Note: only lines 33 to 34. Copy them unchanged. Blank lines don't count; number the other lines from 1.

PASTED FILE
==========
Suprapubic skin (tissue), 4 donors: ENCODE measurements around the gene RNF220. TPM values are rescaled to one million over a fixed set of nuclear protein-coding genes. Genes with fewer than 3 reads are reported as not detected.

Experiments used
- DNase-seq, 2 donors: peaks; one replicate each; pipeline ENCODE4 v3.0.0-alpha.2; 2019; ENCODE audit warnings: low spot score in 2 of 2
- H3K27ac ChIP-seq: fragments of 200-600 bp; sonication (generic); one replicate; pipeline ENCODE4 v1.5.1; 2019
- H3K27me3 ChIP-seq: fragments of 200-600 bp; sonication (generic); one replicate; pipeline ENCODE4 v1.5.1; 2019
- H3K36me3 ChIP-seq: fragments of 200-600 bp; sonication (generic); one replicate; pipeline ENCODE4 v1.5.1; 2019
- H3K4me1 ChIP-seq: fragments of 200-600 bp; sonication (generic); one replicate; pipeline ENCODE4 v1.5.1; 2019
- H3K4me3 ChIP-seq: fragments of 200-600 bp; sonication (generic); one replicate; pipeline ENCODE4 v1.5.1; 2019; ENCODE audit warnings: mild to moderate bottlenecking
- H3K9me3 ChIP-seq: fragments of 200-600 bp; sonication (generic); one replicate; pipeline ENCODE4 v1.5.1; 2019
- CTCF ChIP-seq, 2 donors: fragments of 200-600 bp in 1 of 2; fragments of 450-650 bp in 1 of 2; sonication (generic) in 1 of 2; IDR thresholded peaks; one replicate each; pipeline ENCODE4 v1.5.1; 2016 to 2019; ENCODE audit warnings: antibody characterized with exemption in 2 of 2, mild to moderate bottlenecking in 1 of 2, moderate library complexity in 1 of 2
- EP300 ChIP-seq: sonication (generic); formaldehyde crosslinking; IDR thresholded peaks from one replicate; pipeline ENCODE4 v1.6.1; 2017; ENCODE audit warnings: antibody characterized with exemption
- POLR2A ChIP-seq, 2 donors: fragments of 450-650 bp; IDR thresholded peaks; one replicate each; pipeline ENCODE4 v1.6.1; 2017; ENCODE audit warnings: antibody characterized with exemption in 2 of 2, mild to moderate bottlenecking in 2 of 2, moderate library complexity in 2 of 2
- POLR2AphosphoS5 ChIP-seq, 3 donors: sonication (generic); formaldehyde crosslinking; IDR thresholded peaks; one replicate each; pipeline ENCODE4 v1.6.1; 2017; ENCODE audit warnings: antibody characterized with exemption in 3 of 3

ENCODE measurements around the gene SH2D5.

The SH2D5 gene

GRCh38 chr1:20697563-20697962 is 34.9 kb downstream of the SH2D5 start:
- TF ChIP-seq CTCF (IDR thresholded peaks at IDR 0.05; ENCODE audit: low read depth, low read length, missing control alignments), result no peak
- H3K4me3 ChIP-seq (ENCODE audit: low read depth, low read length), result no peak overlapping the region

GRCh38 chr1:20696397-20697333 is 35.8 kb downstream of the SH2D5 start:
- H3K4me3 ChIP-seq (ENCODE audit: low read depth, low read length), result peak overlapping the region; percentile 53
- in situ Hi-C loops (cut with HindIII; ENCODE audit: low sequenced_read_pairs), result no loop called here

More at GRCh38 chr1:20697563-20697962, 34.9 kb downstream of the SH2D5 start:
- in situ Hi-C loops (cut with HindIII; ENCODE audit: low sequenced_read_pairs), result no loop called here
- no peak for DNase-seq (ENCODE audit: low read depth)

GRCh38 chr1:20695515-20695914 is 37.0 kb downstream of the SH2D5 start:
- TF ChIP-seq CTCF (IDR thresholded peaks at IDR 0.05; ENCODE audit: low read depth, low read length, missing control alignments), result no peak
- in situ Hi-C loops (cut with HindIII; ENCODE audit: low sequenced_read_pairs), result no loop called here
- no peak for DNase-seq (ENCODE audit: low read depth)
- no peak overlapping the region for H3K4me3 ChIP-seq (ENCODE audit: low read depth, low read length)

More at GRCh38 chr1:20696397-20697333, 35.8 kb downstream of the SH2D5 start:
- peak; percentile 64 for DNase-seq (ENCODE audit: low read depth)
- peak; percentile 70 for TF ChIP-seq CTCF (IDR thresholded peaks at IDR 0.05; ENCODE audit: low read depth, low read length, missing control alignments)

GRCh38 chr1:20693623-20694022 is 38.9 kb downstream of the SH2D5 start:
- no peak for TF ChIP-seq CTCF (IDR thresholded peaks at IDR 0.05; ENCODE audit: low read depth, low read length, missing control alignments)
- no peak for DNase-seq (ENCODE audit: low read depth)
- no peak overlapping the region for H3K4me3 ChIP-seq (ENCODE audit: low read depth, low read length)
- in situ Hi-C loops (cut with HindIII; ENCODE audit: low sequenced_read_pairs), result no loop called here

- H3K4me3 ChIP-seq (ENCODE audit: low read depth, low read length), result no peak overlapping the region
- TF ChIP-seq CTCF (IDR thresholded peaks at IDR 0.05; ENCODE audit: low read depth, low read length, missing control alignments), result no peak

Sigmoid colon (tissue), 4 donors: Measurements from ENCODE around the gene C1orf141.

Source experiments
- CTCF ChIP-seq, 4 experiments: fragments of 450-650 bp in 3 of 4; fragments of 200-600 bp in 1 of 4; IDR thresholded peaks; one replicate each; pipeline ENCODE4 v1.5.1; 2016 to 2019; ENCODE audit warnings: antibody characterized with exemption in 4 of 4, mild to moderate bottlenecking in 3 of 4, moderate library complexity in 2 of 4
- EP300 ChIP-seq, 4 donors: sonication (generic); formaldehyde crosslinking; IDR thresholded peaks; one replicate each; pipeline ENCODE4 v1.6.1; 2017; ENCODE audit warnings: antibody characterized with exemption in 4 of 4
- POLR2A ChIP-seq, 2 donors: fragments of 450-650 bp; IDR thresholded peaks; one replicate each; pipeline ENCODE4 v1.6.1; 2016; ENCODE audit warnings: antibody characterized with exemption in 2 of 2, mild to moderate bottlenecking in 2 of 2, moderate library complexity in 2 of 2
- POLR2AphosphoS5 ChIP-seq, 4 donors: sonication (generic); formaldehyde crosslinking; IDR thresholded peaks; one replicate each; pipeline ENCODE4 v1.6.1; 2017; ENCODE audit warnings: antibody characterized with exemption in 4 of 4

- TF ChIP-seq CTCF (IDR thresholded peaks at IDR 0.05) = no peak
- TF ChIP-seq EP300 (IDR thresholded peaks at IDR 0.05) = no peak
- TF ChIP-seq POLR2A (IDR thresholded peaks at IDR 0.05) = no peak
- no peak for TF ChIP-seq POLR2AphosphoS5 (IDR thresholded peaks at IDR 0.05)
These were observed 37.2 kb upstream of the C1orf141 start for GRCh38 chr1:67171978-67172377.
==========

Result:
GRCh38 chr1:20693623-20694022 is 38.9 kb downstream of the SH2D5 start:
- no peak for TF ChIP-seq CTCF (IDR thresholded peaks at IDR 0.05; ENCODE audit: low read depth, low read length, missing control alignments)